Tuesday, March 15, 2011
A View Towards Hacktivists
Hacktivists love them or hate them, have recently become much more active in the public. Mostly rallying behind the group known as “Anonymous”, these hackers use their expertise in an effort to expose to cover-ups and lies of different organizations. According to their own manifesto, they seek to bring about a “peaceful revolution, a revolution of ideas and cooperation”. Their targets recently have included MasterCard, Visa, PayPal, and HBGary Security. I highlight these attacks in particular since they reveal a change in the Anonymous thinking, and possibly reveal how they will change in the future.
4chan is commonly portrayed as being the same group as Anonymous, but such a representation is slightly off. It would be inaccurate to suggest that 4chan has not influenced Anonymous, but it would be even more inaccurate to suggest that Anonymous and 4chan are synonymous in their ideals and methods. 4chan is the popular online image board that millions of visitors go to each day, creating an online community that talks about everything. Popular topics include /a/ (anime), /w/ (wallpapers), /s/ (sexy beautiful women), and area that has come to define 4chan in the media, /b/ (random). According to its founder, Christopher Poole, 4chan is meant to be a place where users can anonymously create content without the fear of public failure. It would be wrong to claim that 4chan is an innocent or even legal place at all times, but at heart they are a group of people who are looking for a laugh, and even follow their own moral codes. However, whenever they commit to an attack, it is often not for moral or even logical reasons. Unlike Anonymous, 4chan does everything out spur of the moment decisions, doing whatever it thinks is funniest at the moment without any regard to the consequences.
Anonymous is a much more advanced group found within 4chan. Composed of hackers of various age groups and backgrounds, they are an extremely secretive, leaderless, and now active group. For a long time, Anonymous was a term used to describe the active portion of 4chan, but there has been a recent shift in their ideology. Instead of doing things just “for the lolz”, they have now choose their attacks in a much more organized manner. Being leaderless does have its problems, with smaller groups within Anonymous attempting something that does not represent the decision of the group as a whole. However, these groups are rarely part of Anonymous for a long period of time, and are just using the name to gain notoriety for their attacks. The main groups however know each other online through various communities, and through that, are able to plan their attacks.
The most publicized attack came as a response to HBGary. HBGary claimed that they had infiltrated Anonymous at the request of the FBI and had the names of all its inner members. Anonymous later came out with a statement, reasserting that it is a leaderless organization, and that if HBGary continued this harassment, they would retaliate. HBGary continued to assert that it had found information that it deemed accurate, and continued to showcase this as a success of their firm. In response, Anonymous gained access to all the emails from HBGary and proceeded to publish them online. Most startling were the tactics revealed in the emails, detailing that it was a common practice to mislead consumers into believing certain attacks were occurring, attacking their own systems to show how well it was defending against “hackers”, going so far as to provide fake data to prove a point. After this highly publicized failure in the online security communities, HBGary has now withdrawn all its statements and its CEO has resigned.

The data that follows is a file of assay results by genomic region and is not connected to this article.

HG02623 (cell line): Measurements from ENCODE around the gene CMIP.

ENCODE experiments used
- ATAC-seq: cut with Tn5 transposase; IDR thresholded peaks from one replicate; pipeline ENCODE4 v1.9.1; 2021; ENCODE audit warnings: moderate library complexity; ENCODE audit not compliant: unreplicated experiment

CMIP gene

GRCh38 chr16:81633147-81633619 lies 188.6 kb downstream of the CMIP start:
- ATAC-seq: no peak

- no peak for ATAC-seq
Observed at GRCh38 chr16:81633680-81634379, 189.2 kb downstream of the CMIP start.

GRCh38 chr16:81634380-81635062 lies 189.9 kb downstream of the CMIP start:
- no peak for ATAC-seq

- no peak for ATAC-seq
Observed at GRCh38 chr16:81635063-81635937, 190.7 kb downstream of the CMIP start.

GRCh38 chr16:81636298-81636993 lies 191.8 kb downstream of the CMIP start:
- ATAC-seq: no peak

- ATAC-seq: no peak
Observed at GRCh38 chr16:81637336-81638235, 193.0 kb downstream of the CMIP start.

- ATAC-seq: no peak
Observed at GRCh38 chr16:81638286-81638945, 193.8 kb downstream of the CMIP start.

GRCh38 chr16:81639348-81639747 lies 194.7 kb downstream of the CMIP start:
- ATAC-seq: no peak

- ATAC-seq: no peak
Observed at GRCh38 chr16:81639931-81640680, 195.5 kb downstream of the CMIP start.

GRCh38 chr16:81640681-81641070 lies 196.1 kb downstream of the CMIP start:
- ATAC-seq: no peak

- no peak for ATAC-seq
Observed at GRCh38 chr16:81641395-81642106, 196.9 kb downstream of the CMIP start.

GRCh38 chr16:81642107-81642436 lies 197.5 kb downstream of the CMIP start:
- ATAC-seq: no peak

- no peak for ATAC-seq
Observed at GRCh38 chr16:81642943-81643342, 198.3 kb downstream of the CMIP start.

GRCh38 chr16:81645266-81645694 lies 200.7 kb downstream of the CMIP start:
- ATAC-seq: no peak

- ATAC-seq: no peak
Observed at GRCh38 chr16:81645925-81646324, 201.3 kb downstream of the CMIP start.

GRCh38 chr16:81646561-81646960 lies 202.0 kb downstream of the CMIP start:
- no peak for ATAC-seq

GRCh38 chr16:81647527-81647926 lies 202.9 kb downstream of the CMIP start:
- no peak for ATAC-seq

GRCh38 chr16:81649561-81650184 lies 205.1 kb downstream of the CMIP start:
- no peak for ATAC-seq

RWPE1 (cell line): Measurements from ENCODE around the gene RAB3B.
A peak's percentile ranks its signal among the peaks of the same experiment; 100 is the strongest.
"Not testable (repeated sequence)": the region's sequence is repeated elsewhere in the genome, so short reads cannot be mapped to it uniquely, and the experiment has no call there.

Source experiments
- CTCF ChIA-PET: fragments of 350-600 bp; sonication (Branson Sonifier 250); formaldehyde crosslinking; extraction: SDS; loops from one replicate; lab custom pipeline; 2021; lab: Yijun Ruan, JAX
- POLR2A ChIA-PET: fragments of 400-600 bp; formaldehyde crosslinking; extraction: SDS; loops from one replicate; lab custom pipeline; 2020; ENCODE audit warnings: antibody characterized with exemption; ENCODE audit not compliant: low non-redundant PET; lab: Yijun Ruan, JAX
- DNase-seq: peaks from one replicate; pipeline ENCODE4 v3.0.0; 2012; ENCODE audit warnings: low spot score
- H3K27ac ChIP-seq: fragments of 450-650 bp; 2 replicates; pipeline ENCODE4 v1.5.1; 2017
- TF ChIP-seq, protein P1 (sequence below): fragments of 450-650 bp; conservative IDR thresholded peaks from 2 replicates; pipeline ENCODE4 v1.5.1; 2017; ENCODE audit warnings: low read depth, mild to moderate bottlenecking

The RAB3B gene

Now the question becomes, is Anonymous doing the right thing? It is clear that what they are doing is illegal, using various cracking methods in order to gain access to servers and information they should not have. However, if someone didn’t make that sacrifice, would such information be public? They are an organization that hides behind the Anonymous mask of the internet in order to carry out what they see as the “greater good”. The arguments against them are completely valid, and many of their members are ready to for the punishments that will go their way should they true identity ever be revealed. Anonymous carries a certain amount of class amongst the online communities, being an ethical hacker that none strongly dislike. None of them will say that what they are doing is perfectly legal, but rather, it is a necessary evil.
They will use what skills they have in order to promote their goal, the freedom of speech regardless of the content. During an interview, a representative of Anonymous takes time to remind the world that they are not on a particular side of any debate, but rather, they only believe that there must be the freedom to express what everything that one believes in. They even go to quote Voltaire at the end of their “Letter to the World”, “I disagree with what you say, but I will defend to death your right to say it.” At heart this is the sole function of Anonymous, giving everyone the right to share their story so that an informed decision can be made.
Personally, I am quite envious of the people who are able to populate Anonymous and help coordinate their attacks. They are a group of people who have a skill that they could easily misuse for their own purposes, infiltrating banks instead of people who are deceivers. But instead, they use their “powers” for the greater good, looking for places where people are being silenced so that their voices may be heard. They are the Robin Hood of the internet now, and though I am probably too afraid to publicly support them, I can express my gratitude online, behind a similar mask that we all share.